On the rice cooker that we use, there is a setting that full on says “sushi”. After approximately 46 minutes of cooking (not disturbing it at all), the rice is now ready for the final touches.
With our previous two rice cookers, there was no setting specific to sushi, only an ON/OFF switch, so the time it used to cook was approximately 20 – 30 minutes, depending on how much rice we had. When using our ON/OFF rice cooker, we would let it rest for an additional 5-10 minutes with the lid still on after it had finished cooking, to allow the steam to permeate through out the rice.
For those of you without a rice cooker, after cleaning the rice and adding the required water to the pot, cook your rice with the lid on at medium heat for 9 minutes. With the lid still on, turn your heat to maximum, and cook for an additional 4 minutes. After this, turn off the heat and let the rice rest for 15 minutes, lid still on. This method will result in some overcooked rice at the bottom of your pot (usually stuck). Don’t use the overcooked rice when making your sushi.
Thierry has spent a good portion of the time we have been together improving the rice – from the way he cleans it, to the ratio of each of the seasonings, to the brands of rice we use. Preferably the rice seasoning should be prepared the night before to allow for all of the flavors to mingle. See the slideshow below for the seasoning ingredients for the rice…
For the rice seasoning, mix the unsalted rice vinegar, sugar and salt together until the salt and sugar have dissolved, then add the Kombu. Let sit until needed. As a point of note, because we use less salt in our mix, it’s a good idea to cover and put in the fridge if you are storing it overnight.
At this point it’s time to put together your fixings. This can be done beforehand, but if you’ve made sushi rice as much as Thierry and I have, you can prepare everything while your rice is cooking. My personal favorite rolls are Philadelphia rolls while Thierry loves his California, but you can use whatever you want for the fillings.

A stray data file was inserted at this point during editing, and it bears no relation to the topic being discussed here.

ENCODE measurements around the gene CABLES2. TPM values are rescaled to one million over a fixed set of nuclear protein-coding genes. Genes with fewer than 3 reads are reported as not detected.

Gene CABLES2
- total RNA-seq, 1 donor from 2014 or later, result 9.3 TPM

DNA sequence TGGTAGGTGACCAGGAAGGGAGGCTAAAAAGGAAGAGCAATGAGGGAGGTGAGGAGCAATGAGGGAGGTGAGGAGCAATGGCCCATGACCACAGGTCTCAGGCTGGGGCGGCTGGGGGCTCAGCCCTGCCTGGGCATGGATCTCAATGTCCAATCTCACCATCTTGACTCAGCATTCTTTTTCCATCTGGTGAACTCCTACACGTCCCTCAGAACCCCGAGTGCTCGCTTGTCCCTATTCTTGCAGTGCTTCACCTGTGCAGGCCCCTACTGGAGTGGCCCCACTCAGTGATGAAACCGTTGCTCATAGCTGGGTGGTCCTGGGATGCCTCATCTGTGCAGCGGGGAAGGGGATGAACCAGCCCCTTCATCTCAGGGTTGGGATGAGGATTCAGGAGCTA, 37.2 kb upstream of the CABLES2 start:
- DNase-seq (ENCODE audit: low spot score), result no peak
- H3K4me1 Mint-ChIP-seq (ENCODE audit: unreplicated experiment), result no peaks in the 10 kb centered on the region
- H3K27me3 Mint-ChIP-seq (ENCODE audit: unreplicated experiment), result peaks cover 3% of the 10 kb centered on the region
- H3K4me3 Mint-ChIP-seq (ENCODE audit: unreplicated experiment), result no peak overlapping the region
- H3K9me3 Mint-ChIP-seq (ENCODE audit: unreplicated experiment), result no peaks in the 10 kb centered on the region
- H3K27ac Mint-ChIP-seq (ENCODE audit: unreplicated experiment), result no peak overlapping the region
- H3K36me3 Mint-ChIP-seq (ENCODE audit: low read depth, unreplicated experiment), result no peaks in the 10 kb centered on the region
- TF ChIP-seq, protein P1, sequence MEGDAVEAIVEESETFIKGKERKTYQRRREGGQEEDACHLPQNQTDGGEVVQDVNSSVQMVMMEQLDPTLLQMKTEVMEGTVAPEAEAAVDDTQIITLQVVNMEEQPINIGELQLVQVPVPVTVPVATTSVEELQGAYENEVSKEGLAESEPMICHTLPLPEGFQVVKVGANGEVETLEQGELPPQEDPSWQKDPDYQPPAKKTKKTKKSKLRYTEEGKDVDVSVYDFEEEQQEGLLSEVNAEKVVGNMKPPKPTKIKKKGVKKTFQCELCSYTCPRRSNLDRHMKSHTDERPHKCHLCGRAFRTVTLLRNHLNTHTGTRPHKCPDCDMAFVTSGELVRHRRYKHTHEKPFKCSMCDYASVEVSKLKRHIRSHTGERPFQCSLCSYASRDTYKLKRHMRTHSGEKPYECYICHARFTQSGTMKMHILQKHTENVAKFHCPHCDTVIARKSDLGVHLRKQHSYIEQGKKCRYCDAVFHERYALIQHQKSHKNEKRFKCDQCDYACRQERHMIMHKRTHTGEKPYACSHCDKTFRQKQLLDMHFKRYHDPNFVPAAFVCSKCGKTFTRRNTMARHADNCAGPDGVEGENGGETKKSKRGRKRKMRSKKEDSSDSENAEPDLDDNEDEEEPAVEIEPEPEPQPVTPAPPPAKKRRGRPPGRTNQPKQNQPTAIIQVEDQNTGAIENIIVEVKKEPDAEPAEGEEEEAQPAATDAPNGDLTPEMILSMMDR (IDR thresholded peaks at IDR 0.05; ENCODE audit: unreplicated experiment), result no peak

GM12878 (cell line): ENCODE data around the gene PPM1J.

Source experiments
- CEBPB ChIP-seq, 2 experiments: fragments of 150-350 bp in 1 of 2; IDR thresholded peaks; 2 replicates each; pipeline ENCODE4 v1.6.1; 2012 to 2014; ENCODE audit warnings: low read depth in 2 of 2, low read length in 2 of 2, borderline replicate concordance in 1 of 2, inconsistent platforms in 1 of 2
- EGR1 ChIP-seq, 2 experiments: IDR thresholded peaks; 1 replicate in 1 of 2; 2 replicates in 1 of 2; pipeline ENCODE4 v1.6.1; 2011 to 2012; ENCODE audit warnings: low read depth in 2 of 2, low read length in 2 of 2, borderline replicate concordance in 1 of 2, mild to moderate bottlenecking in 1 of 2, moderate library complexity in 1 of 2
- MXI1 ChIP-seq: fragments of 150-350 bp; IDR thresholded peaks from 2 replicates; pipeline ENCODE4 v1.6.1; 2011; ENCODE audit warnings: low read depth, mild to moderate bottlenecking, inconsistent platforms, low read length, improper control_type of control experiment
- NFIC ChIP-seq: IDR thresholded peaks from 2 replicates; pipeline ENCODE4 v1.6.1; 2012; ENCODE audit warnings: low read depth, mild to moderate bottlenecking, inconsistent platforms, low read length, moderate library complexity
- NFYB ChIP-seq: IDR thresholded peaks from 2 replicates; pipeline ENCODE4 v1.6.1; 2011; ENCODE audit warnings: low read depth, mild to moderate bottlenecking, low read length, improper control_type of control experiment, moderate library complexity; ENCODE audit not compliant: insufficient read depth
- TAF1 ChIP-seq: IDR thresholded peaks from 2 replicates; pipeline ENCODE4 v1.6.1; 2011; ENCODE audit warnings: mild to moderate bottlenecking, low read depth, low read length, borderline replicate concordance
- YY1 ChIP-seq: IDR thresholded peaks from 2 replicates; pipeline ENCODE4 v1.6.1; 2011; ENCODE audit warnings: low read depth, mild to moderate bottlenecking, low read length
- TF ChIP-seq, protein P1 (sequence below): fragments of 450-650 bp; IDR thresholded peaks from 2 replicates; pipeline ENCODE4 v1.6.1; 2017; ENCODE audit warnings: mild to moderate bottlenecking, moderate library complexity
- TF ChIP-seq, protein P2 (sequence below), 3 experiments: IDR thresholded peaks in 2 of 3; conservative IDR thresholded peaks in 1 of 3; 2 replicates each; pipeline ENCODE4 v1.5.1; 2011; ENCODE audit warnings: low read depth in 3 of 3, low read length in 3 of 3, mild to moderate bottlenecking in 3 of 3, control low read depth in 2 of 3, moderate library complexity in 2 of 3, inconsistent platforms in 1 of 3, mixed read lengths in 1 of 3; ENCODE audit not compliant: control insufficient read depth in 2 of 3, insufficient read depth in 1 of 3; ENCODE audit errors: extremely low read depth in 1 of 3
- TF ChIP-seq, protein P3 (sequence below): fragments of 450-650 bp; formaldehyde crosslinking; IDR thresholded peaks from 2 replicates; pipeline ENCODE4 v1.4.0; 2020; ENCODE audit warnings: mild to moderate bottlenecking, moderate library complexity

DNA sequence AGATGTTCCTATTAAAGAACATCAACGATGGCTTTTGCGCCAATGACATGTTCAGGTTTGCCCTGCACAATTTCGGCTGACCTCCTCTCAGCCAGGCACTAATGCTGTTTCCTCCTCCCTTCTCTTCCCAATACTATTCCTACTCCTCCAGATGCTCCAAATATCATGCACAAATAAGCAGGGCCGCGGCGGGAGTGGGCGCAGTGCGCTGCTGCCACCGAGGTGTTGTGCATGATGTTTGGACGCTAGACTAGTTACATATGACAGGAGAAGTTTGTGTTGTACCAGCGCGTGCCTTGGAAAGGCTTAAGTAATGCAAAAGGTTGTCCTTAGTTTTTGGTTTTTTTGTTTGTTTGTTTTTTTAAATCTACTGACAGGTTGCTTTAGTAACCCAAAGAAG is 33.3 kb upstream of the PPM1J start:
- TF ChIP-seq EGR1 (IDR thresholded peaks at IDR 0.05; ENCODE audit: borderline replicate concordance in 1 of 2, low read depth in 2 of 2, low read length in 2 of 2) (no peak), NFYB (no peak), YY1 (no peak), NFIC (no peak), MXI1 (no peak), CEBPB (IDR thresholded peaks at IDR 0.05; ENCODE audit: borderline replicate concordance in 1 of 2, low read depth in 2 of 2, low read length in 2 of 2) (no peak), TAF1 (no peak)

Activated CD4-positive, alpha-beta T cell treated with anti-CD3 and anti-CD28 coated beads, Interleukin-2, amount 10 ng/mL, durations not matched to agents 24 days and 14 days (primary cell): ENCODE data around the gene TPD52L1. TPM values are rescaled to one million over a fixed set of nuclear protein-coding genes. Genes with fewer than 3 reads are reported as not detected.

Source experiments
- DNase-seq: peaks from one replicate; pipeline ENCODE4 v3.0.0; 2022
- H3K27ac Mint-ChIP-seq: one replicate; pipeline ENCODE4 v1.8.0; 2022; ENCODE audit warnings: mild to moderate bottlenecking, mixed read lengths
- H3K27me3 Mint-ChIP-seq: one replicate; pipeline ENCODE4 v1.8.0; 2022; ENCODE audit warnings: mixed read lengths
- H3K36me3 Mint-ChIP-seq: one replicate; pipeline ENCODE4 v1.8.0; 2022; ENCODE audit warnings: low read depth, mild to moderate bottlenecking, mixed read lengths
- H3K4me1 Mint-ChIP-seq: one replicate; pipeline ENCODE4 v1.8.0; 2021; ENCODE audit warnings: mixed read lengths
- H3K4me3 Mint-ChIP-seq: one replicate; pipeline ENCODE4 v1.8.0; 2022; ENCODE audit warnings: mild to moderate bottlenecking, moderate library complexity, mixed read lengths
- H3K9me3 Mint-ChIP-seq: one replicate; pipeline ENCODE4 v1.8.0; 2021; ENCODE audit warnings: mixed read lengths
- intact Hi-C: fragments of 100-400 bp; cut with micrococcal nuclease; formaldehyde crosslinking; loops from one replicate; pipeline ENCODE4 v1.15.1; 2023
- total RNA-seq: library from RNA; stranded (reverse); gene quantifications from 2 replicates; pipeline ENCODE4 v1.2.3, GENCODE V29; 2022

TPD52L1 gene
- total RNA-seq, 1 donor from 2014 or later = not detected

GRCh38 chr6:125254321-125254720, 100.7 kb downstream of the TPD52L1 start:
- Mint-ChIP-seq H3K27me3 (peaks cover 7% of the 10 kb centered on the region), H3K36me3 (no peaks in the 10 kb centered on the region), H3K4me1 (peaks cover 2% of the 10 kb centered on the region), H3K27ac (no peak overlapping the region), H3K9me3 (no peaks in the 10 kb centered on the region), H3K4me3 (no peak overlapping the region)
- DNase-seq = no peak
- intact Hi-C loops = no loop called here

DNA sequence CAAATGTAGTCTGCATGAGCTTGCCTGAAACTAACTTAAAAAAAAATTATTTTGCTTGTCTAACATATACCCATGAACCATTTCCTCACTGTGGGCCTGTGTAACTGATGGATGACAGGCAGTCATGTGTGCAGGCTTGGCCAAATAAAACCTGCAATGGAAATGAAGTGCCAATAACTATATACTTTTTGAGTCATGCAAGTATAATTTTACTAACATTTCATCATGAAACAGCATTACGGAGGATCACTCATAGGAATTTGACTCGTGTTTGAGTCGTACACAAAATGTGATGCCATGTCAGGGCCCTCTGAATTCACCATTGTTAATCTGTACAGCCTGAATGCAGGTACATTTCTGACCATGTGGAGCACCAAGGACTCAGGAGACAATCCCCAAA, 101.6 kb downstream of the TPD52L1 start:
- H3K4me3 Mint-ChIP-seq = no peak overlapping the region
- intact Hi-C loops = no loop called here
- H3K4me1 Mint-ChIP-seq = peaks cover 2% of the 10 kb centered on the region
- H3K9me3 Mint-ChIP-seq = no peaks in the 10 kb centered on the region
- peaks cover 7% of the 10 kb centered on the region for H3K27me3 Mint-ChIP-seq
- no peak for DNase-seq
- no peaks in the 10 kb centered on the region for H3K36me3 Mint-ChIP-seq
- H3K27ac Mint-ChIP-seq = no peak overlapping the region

Avocados should be the last ingredient prepared; if they’re left out they can turn rusty due to oxidation. If you’re preparing your avocado, cut them into halves, then quarters, and then strips. Keep them in a mixture of water and lemon juice to avoid them spoiling. Thierry tries to limit the time the avocado is in the water/lemon juice mix because if left for over 15 minutes, they can feel a little slimy when handling.
I will get into this in the future when I discuss how to roll the sushi, but part of the California roll includes cucumber. Before cutting the cucumber, we rub the salt on the skin of the cucumber acting as an exfoliant, getting rid of any dirt that may be still on it. This makes the cucumber’s skin softer, and takes away any bitter aftertaste. To make sure that the cucumber is cut to the correct length, that matches the seaweed, we use the sushi presses to measure. Now, there is more than one way to roll sushi depending on your comfort level but you can find these sushi presses here . Cut the cucumber in halves, then quarters, carefully remove the seeds, then cut in again into thin strips. Place on a plate and wrap with plastic wrap – refrigerate until ready to use.
If you like wasabi, you can either get the “already made in a tube” or the powder where you just add water. We use the powder kind which just requires to add water until you get the consistency you like. It is easier to add small amounts at a time rather than a large amount of water at once.
The fixings I mentioned here are just a few of the many possibilities. For the Philadelphia roll you add cream cheese – I cut the cream cheese into strips before adding to my rolls. You can make spicy mayo, or add tofu pouches (inari)… the sky is the limit…
Back to the rice – the seasoning that you put together earlier for the rice must now be mixed into the rice. If you are using a rice cooker, you would simply pour your rice into a mixing bowl. If you are using the pot, you would do the same but leaving the bottom 10% in the pot as it would typically be more crispy than the rest of the batch (and usually stuck to the pot).